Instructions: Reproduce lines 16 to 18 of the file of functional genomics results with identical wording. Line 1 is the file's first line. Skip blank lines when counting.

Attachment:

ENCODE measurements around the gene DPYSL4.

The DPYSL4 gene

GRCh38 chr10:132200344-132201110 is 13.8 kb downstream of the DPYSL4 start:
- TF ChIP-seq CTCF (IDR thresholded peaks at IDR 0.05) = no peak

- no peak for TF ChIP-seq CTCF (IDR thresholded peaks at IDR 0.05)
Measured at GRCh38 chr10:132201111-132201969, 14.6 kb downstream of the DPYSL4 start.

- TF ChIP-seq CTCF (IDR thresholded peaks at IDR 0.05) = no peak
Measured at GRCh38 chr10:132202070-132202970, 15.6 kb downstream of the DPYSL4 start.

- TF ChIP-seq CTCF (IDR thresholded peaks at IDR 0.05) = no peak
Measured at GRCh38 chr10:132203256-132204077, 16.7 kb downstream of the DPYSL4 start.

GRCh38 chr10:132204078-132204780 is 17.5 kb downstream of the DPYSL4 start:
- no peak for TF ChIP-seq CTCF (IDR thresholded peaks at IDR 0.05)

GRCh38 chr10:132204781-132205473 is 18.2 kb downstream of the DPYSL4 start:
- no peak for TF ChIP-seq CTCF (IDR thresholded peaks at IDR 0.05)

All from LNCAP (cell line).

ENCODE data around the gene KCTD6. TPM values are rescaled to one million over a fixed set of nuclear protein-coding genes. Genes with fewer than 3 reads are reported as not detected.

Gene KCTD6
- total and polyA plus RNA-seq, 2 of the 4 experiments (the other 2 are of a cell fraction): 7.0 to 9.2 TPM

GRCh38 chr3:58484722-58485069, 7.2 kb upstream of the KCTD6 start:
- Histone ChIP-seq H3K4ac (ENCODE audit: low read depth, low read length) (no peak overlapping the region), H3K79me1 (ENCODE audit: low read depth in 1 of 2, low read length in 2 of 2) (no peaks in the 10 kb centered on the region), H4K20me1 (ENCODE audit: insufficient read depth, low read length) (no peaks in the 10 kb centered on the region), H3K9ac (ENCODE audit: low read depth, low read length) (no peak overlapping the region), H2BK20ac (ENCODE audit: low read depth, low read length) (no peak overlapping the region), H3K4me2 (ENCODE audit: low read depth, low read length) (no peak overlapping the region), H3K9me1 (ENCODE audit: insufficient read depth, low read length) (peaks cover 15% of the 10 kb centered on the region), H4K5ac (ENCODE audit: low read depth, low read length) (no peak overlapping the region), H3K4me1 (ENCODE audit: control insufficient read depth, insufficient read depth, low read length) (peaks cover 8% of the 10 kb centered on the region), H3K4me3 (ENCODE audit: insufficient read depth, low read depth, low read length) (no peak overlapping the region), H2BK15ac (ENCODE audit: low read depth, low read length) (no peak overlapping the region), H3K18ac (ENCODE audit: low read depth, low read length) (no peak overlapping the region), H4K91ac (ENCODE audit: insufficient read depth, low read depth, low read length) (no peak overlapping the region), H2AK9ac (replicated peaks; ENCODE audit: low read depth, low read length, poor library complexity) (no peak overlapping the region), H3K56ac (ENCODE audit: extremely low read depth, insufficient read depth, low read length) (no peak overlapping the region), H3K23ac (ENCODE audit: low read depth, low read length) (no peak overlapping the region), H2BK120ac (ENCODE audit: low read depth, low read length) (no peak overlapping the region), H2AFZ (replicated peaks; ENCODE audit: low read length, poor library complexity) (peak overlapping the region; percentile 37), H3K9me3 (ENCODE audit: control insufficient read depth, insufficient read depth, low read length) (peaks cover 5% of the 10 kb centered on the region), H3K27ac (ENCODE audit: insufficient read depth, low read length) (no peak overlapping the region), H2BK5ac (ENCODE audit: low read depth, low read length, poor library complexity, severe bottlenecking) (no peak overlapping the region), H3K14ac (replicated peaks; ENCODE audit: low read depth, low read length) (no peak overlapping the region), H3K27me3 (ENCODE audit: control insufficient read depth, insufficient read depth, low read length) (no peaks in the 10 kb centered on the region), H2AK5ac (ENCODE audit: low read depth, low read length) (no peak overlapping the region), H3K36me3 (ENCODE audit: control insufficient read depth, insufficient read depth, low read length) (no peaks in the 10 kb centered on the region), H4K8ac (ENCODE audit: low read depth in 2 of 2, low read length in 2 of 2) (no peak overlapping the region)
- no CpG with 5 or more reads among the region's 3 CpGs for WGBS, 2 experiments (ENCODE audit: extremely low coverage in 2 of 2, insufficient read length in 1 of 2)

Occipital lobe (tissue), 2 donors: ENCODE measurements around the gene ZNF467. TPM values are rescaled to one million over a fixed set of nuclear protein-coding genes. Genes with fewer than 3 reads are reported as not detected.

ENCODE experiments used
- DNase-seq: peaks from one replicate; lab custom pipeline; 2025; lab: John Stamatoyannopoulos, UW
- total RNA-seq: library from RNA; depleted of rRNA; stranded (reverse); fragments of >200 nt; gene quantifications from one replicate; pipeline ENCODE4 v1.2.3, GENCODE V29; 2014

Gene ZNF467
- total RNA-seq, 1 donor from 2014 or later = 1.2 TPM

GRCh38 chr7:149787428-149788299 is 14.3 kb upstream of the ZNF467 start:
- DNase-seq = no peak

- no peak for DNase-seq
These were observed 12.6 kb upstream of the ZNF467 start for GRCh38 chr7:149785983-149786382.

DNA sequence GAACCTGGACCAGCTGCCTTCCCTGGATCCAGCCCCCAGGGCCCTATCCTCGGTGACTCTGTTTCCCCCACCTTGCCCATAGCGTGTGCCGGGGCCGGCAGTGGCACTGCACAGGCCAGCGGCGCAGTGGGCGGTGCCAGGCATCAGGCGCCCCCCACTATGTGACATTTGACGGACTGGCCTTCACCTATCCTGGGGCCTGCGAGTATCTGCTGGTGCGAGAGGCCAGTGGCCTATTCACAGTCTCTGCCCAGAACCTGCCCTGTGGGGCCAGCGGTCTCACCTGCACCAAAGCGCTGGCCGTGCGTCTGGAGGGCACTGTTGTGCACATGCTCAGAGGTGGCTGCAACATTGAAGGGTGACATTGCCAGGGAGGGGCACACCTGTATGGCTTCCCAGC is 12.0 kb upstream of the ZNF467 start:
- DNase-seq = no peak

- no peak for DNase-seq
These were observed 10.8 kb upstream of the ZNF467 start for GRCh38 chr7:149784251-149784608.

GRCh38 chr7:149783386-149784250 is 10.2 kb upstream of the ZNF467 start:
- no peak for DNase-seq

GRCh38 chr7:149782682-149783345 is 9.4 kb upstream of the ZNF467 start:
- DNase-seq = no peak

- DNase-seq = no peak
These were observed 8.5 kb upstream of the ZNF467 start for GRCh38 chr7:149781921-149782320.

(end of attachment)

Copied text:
ENCODE data around the gene KCTD6. TPM values are rescaled to one million over a fixed set of nuclear protein-coding genes. Genes with fewer than 3 reads are reported as not detected.

Gene KCTD6
- total and polyA plus RNA-seq, 2 of the 4 experiments (the other 2 are of a cell fraction): 7.0 to 9.2 TPM